COE prices fall across the board following increased supply; premium for big cars plunges by $40k

COE prices fall across the board following increased supply; premium for big cars plunges by $40k

COE prices fall across the board following increased supply; premium for big cars plunges by $40k

SINGAPORE – Certificate of entitlement (COE) prices fell across all five categories at the latest tender exercise that closed on Wednesday.


The biggest drops were in the premiums for Category B, for larger, more powerful cars and electric vehicles (EVs), which tumbled by $40,000, and the Open category, which fell by nearly $33,000. These drops came after six consecutive tender exercises that saw record-breaking premiums for both categories.


The premium for Category B COEs ended at $110,001 – down 26.67 per cent from the $150,001 record set in the previous round three weeks ago. This is the biggest fall in COE premiums since 1995.


At $125,011, the latest COE price for the Open category – which can be used for any vehicle type except motorcycles but ends up mostly for bigger cars – is 20.88 per cent below the $158,004 record set at the last tender.


The COE premium for Category A, for smaller, less powerful cars and EVs, fell to $95,689 – a 9.73 per cent drop from the $106,000 recorded at the last tender exercise.


This is the first time the COE price in this category fell below the six-figure mark since August.


The commercial vehicle COE premium dipped by 8.01 per cent to end at $78,001, from $84,790 at the last exercise.


The motorcycle COE premium came in at $10,889, down 2.79 per cent from $11,201.


This is the first tender exercise under the new quota period from November to January with a bigger COE supply.


Compared with the last tender in October, there were 636 COEs for larger cars in the latest exercise – an increase of 34.75 per cent. There were 924 COEs for smaller cars, 15.93 per cent above what was available in October. These figures include certificates that were not allocated earlier and expired COEs that were returned for bidding.


Since the second tender exercise in May, the Land Transport Authority (LTA) has taken steps to increase the supply of COEs, with a redistribution over several quarters of around 6,000 car COEs due to expire in the next projected supply peak. This means LTA is effectively borrowing from future COE quota to bump up supply.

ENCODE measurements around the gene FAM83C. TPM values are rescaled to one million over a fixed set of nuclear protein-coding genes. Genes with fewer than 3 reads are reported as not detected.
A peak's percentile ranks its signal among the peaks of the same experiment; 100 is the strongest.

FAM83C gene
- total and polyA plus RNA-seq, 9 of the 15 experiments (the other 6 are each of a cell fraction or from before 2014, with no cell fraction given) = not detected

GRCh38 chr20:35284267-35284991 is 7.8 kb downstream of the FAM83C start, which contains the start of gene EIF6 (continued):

Three hundred COEs for smaller cars were reallocated for October.


Between November and January, an extra 1,614 COEs have been injected across the car and commercial vehicle categories, on top of the 1,895 COEs for cars that were previously reallocated for the next three months.


This means the COE supply for cars will be 35 per cent higher than what was available in the last three months, while the quota for commercial vehicles will be 65 per cent more than in the preceding quarter.


Speaking in Parliament on Monday, Acting Transport Minister Chee Hong Tat said the Government will bring forward more COEs that are guaranteed to expire in the future to tackle the current supply trough. The authorities, he added, will ensure that the supply of certificates in the upcoming quarters will continue increasing in 2024 until 2026 and 2027, when supply is expected to peak.


Mr Nicholas Wong, general manager of Honda agent Kah Motor, said: “It took three doses of ‘medicine’ to finally keep the COE price in check.”


Still, motor dealers told The Straits Times that while the correction in COE premiums was largely expected with the higher COE supply, the extent of the drop took them by surprise.


“It’s really out of the blue,” said Mr Ng Choon Wee, commercial director of Komoco Motors.


The prices of new cars, the dealers added, are expected to come down before the weekend to reflect the lower COE premiums and draw more crowds to showrooms.


New cars are typically priced to include a COE.


Mr Ng estimates that prices of smaller cars would be lowered by around $5,000, while those for larger cars may plummet by between $20,000 and $25,000, short of the full extent of the drop in COE premiums.


The lower prices would likely boost sales and this, in turn, will raise demand for COEs in future tender exercises. Dealers want to build in some buffer and thus be able to place higher bids to secure COEs and deliver new cars.


Other dealers noted that much will hinge on how sales pan out in the next two weeks. The next COE tender closes on Nov 22.


Wednesday’s COE tender results are also expected to have an impact on used-car dealers. An industry insider said the stock of used cars bought earlier would now be worth less. This is because used-car values are pegged to COE price developments.


Mr Neo Nam Heng, chairman of diversified motor group Prime, hopes that the Government’s projection for more COEs will come through. “Then we can see COE prices on a (sustained) downward trend,” he said.


Cue. (n.d.-e). COE prices fall across the board following increased supply; premium for big cars plunges by $40k. The Straits Times.

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